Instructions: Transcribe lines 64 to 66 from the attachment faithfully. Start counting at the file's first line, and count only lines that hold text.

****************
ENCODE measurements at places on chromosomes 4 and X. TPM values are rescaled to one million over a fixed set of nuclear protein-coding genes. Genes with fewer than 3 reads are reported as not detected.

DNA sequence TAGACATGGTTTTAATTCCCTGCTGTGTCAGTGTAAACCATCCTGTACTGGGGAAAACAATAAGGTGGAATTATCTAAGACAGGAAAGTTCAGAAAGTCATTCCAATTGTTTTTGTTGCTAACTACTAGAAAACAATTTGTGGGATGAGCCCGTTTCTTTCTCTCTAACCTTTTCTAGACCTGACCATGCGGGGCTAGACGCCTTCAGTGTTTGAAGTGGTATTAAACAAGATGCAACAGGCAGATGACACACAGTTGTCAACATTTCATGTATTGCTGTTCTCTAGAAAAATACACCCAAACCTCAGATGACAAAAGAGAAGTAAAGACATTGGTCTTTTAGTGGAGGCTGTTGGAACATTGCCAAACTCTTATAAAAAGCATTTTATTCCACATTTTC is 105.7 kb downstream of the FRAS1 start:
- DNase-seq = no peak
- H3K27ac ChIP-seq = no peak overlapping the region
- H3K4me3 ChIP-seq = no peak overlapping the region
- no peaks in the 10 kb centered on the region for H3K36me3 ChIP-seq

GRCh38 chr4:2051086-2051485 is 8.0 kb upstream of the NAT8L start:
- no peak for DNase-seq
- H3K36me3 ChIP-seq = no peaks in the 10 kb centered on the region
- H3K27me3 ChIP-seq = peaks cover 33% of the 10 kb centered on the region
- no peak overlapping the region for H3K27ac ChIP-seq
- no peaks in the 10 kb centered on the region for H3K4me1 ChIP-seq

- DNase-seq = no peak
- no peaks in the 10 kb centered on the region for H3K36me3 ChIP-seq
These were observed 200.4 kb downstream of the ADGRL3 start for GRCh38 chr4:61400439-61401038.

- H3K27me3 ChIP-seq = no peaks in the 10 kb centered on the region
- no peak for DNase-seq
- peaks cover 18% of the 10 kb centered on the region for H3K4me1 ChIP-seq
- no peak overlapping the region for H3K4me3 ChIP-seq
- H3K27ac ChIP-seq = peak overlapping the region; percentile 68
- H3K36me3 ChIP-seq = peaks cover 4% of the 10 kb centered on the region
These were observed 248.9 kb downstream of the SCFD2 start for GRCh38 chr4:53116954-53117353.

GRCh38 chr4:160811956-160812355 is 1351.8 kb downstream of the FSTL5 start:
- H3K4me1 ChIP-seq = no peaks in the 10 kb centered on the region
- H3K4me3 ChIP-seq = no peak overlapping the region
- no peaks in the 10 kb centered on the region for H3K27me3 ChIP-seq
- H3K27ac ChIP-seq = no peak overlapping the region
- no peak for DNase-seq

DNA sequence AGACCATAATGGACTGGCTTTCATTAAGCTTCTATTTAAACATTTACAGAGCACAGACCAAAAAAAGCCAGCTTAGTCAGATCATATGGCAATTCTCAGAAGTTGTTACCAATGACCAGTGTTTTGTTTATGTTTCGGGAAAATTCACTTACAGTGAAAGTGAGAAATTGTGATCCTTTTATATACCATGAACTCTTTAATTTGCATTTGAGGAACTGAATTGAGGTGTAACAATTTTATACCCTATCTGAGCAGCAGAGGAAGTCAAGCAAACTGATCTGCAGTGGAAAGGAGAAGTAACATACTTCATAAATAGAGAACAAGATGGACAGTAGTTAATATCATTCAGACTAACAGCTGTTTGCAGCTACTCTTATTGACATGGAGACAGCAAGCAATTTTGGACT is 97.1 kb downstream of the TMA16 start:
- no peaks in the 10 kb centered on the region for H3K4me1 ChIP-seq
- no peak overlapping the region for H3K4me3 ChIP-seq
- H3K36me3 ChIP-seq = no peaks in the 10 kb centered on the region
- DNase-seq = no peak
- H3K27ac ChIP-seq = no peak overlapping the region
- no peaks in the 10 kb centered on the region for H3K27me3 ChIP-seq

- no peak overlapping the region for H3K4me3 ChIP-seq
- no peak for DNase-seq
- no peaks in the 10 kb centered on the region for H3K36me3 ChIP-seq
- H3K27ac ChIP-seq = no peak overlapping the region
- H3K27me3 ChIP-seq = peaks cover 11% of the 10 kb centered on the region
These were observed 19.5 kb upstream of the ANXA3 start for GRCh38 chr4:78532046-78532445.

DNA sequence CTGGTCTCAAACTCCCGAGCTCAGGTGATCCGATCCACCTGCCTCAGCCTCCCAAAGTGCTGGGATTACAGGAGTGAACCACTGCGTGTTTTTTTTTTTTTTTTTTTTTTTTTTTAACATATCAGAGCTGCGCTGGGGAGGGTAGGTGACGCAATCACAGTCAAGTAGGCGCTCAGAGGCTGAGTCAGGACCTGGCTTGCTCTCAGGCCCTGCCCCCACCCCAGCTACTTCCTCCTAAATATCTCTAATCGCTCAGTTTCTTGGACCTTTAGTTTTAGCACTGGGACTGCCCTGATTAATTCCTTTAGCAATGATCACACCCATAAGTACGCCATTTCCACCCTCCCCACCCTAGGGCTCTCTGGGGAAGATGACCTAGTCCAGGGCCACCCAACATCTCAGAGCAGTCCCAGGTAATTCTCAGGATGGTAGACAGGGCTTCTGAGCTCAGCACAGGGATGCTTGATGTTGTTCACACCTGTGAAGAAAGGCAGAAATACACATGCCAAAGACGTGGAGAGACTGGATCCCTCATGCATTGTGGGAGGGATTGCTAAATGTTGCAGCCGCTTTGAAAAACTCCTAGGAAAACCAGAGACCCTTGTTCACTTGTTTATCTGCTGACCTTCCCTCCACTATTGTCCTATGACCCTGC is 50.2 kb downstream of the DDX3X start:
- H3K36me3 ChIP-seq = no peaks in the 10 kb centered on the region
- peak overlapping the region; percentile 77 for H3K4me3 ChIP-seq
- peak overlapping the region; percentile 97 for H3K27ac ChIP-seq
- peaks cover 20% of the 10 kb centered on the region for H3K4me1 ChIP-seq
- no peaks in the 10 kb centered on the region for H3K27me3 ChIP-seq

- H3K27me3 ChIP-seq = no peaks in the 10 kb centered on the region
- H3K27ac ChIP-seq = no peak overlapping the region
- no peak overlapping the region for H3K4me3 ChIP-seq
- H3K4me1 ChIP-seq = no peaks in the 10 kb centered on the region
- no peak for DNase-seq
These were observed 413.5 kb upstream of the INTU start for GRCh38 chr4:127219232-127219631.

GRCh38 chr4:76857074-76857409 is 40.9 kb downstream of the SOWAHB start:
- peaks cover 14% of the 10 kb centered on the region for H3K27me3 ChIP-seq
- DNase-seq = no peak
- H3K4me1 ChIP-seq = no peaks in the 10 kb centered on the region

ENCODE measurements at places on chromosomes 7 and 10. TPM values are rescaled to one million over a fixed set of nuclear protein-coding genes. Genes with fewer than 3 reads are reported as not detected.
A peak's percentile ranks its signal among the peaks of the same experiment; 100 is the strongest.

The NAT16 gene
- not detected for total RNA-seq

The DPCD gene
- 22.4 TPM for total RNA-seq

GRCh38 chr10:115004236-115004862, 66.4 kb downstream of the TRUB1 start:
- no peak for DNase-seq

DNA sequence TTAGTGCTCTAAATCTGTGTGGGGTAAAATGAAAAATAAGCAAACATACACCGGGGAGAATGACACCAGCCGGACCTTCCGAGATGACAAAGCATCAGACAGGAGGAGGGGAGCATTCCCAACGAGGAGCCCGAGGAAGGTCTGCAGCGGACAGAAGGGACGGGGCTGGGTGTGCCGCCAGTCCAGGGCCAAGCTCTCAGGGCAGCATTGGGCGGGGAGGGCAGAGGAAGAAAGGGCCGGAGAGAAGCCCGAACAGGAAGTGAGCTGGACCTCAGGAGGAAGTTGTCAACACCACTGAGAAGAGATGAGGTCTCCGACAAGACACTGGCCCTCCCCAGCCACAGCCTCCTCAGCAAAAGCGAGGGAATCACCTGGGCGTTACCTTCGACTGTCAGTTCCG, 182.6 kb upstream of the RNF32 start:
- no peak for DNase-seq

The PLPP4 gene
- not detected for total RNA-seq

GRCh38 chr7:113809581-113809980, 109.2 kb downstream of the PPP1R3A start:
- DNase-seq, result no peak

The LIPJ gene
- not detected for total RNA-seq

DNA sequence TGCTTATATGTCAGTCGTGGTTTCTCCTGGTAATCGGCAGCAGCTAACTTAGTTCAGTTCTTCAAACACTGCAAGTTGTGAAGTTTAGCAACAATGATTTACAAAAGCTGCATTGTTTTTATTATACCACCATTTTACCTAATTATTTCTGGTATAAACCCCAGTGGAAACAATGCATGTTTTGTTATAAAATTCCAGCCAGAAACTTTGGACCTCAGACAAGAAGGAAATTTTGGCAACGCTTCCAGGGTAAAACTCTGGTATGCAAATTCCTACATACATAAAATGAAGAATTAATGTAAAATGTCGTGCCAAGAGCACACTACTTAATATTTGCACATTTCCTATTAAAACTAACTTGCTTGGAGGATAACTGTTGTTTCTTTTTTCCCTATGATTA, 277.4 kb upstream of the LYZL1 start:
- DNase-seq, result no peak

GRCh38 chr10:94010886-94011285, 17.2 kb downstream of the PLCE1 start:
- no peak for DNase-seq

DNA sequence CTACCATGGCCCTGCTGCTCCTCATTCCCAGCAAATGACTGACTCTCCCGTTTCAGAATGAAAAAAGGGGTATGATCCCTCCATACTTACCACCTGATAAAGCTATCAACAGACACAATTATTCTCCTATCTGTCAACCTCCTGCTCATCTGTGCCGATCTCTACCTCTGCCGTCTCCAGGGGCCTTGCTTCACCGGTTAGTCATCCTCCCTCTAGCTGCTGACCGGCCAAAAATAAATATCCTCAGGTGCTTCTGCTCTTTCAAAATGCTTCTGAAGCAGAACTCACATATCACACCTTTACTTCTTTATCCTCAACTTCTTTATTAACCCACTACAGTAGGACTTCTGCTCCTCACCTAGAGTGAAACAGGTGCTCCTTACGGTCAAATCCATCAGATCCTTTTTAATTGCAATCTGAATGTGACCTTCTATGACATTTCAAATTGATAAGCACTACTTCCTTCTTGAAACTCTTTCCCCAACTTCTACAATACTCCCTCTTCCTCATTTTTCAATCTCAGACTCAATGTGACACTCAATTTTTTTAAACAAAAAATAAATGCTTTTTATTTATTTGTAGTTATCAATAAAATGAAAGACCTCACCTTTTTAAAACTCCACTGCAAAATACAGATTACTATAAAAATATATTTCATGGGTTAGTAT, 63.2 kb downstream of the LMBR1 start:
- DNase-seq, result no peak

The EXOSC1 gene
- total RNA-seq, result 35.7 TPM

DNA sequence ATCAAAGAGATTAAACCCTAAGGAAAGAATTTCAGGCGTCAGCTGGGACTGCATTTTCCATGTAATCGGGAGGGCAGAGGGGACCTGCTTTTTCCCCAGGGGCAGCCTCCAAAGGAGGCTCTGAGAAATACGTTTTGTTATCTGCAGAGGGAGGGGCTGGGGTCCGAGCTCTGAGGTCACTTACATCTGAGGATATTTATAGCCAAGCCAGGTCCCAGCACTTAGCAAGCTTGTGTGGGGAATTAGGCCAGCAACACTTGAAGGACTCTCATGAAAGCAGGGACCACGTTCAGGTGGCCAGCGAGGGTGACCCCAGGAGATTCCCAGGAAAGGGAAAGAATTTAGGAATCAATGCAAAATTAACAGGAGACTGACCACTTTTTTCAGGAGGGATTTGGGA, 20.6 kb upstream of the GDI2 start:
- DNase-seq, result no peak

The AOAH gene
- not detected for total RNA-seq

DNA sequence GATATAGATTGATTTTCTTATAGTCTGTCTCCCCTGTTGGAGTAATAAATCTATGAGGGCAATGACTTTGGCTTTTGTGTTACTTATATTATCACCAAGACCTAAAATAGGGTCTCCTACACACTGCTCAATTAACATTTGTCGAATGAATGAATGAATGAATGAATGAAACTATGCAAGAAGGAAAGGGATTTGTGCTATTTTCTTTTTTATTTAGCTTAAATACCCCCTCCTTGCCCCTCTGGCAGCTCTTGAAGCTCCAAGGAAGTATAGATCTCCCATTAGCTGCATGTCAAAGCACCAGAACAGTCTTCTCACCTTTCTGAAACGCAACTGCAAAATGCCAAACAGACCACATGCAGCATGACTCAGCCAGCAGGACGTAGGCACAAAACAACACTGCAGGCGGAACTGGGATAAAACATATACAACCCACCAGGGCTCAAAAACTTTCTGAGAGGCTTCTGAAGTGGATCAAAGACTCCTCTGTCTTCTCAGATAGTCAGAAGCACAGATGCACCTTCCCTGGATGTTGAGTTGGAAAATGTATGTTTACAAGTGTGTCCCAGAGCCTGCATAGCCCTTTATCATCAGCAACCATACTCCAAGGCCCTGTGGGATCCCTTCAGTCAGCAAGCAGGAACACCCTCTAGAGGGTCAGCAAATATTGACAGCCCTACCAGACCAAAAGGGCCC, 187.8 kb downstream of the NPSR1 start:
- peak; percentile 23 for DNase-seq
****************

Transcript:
GRCh38 chr10:115004236-115004862, 66.4 kb downstream of the TRUB1 start:
- no peak for DNase-seq

DNA sequence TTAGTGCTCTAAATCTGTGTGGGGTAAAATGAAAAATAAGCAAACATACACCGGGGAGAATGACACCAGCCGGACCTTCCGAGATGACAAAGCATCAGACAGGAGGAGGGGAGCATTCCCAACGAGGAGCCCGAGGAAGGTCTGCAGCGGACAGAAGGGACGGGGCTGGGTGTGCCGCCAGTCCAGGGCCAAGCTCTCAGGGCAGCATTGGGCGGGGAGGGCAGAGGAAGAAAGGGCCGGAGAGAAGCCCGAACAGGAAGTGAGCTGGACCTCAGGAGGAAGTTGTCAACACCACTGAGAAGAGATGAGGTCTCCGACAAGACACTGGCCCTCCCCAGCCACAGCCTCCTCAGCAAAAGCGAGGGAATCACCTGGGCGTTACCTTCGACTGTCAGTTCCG, 182.6 kb upstream of the RNF32 start: